This afternoon, the New York Observer reported that 02138 was suspended by Manhattan Media. Editor David Blum assigned me to write a Books column, which I turned in a week ago.
This was a shame for many reasons, and they extend beyond my own involvement with the magazine. There seems to have been a lot of snark from the Gawker crowd that this version of 02138 was going to be a trivial magazine, a vanity project, a bauble. I can assure you that this wasn’t the case at all. Blum and his staff were going out of their way to reinvent this magazine and make it something that mattered. When I asked them specific questions about their audience, and when I queried them on very specific ideas, they had specific answers. They were hiring contributors who could spice things up with intelligent commentary, and one of their sticking points — and this cannot be overstated as we see long-form cultural journalism vanish from magazines — was lengthy and meaningful cultural coverage. Had my column continued, it most certainly would have continued along this trajectory.
I modeled my column partly on John Leonard’s monthly offering in Harper’s, but took it upon myself to emphasize small presses and overlooked books. I also attempted to look at books from an entirely different vantage point. (Of the four books I reviewed, one was devoted to a major item of pop culture. But I examined the larger educational and societal impact that arose from this seemingly frivolous subject — indeed, pointing to a very specific Harvard connection that happened to crop up.) I devoted 1,300 words to a mammoth and ambitious novel that I knew would require that kind of space, and that would probably not be granted it by The New York Times Book Review and other outlets. (I will be very surprised if The New York Review of Books covers this novel, for it certainly warrants 2,000 words.) I had very little time to assemble the first essay, but I’m always a workhorse under pressure and we managed to get a piece that was taut, meaningful, and variegated under the circumstances. I had great ambitions for future books coming up the pipeline. (Had it continued, I most certainly would have made a case for Vollmann’s Imperial and its relationship to other historical books making the same inquiries.) And I should also note that, although I ended up turning in a 2,700 word piece (I was contracted to write 2,000 words), Blum ensured me that I would get the space I needed.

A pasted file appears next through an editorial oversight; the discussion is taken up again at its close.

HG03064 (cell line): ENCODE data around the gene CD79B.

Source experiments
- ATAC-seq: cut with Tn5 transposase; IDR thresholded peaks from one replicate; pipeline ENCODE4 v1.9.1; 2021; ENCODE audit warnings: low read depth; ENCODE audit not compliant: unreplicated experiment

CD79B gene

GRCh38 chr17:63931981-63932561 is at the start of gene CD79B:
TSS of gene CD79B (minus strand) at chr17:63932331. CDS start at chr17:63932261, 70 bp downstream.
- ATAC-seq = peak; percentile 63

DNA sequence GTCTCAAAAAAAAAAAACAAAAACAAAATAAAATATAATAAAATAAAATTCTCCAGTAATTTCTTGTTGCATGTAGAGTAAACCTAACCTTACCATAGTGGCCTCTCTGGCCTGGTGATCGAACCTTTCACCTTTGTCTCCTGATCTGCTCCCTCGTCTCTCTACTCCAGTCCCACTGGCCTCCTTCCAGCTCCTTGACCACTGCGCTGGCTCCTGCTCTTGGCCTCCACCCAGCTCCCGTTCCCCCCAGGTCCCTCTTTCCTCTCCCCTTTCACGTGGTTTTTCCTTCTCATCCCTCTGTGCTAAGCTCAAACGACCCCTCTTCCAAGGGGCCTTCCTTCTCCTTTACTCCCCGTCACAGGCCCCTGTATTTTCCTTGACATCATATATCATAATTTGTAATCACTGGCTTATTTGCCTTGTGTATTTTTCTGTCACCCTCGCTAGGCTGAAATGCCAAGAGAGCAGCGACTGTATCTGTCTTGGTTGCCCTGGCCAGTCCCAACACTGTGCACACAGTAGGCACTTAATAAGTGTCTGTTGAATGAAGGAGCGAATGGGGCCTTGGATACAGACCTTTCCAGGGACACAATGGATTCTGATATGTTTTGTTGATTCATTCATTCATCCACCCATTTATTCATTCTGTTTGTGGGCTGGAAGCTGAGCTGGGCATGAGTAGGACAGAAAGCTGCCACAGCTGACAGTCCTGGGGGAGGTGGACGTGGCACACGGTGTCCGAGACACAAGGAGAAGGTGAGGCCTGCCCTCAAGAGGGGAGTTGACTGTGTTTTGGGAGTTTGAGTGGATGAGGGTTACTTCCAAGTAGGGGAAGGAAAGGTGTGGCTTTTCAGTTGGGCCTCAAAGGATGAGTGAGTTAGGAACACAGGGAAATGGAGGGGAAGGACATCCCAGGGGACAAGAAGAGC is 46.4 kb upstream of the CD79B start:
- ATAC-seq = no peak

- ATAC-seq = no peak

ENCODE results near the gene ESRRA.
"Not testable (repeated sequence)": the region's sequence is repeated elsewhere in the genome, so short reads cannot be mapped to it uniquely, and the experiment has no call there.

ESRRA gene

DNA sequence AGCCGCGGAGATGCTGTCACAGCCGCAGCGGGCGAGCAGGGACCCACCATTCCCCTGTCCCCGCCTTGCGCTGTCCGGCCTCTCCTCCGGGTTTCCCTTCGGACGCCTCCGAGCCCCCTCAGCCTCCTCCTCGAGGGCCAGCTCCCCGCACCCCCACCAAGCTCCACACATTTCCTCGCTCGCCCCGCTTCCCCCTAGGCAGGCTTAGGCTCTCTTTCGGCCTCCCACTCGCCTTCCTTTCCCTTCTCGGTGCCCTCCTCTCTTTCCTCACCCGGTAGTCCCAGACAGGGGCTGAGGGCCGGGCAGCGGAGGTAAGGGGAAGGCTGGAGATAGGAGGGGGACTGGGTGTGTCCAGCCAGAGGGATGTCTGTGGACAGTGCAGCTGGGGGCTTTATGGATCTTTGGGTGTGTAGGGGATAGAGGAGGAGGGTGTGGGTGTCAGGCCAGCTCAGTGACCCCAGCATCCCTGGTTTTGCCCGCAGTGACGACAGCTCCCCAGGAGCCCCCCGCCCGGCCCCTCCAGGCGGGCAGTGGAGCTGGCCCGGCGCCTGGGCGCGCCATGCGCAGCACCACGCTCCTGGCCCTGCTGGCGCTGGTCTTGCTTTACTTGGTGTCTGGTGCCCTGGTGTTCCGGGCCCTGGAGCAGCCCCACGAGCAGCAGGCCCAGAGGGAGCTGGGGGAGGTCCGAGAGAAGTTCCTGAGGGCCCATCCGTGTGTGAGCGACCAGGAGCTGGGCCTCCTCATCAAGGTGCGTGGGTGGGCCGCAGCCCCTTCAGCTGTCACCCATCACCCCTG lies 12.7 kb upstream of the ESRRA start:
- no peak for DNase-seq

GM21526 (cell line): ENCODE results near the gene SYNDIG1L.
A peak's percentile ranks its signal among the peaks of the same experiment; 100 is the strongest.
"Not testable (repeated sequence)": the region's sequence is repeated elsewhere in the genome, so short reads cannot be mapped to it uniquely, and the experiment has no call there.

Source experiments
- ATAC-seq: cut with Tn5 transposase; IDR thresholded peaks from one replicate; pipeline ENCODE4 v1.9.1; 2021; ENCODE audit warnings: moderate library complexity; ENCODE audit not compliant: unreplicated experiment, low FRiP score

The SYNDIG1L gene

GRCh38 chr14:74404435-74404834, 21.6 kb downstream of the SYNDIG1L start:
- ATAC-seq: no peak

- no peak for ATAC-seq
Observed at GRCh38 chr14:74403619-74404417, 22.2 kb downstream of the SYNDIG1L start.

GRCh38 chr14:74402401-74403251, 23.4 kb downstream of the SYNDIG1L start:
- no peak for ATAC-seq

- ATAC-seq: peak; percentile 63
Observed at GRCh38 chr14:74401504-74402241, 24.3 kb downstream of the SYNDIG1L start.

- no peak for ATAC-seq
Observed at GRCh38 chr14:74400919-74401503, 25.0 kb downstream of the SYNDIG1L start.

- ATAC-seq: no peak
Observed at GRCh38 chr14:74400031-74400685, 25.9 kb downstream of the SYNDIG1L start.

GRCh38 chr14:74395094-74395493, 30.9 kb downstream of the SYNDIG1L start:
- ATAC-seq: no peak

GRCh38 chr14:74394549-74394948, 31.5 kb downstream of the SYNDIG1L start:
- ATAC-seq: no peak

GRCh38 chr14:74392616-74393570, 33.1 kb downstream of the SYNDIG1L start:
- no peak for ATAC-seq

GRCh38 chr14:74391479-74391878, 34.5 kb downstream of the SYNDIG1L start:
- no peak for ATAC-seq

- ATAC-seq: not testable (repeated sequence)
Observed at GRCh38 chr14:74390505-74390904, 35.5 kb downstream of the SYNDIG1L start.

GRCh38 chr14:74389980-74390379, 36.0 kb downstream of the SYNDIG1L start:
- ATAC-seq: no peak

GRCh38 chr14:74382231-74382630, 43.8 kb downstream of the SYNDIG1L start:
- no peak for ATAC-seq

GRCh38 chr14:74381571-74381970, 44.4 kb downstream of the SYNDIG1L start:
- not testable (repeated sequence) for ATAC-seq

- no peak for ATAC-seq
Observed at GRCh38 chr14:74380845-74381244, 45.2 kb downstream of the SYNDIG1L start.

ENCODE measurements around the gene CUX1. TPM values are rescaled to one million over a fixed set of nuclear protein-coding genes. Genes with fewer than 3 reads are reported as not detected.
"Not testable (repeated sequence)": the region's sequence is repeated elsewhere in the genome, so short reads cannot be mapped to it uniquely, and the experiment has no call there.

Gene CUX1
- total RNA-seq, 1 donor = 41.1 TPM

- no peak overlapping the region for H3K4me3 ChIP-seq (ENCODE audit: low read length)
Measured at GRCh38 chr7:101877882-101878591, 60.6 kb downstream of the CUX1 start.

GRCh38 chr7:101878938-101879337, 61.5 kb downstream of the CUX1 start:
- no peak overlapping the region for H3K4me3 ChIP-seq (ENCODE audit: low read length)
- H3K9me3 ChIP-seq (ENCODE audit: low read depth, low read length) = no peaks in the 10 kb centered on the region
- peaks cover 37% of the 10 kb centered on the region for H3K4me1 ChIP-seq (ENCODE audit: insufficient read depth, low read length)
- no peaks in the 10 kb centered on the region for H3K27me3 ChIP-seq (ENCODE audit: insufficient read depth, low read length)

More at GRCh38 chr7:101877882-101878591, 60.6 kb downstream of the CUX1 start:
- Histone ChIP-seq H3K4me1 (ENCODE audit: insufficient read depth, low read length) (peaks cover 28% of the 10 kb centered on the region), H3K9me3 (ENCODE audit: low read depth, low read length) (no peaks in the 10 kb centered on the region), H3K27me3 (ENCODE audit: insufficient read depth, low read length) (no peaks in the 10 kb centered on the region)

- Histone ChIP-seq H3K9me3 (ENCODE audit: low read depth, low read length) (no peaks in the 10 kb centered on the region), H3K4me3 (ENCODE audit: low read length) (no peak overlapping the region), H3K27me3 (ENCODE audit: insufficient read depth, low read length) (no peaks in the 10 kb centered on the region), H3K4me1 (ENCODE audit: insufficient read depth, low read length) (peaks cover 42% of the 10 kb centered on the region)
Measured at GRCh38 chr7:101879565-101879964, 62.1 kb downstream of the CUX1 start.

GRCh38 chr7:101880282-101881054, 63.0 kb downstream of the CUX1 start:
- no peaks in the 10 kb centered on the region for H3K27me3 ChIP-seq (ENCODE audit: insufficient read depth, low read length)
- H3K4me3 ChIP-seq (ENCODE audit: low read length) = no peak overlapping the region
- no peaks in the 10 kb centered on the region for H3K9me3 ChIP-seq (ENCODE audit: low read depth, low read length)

I want to thank Mr. Blum for trusting me with the assignment, which I was greatly honored to have, and for giving me a chance to improve my critical writing. I certainly hope that the good people at 02138 land on their feet in some capacity. I’m very sorry that Blum’s great plans didn’t quite materialize, and that this relaunch never saw the light of day. But hopefully, we’ll get some sense of it, should it emerge online. I will most certainly link to the column if it becomes available.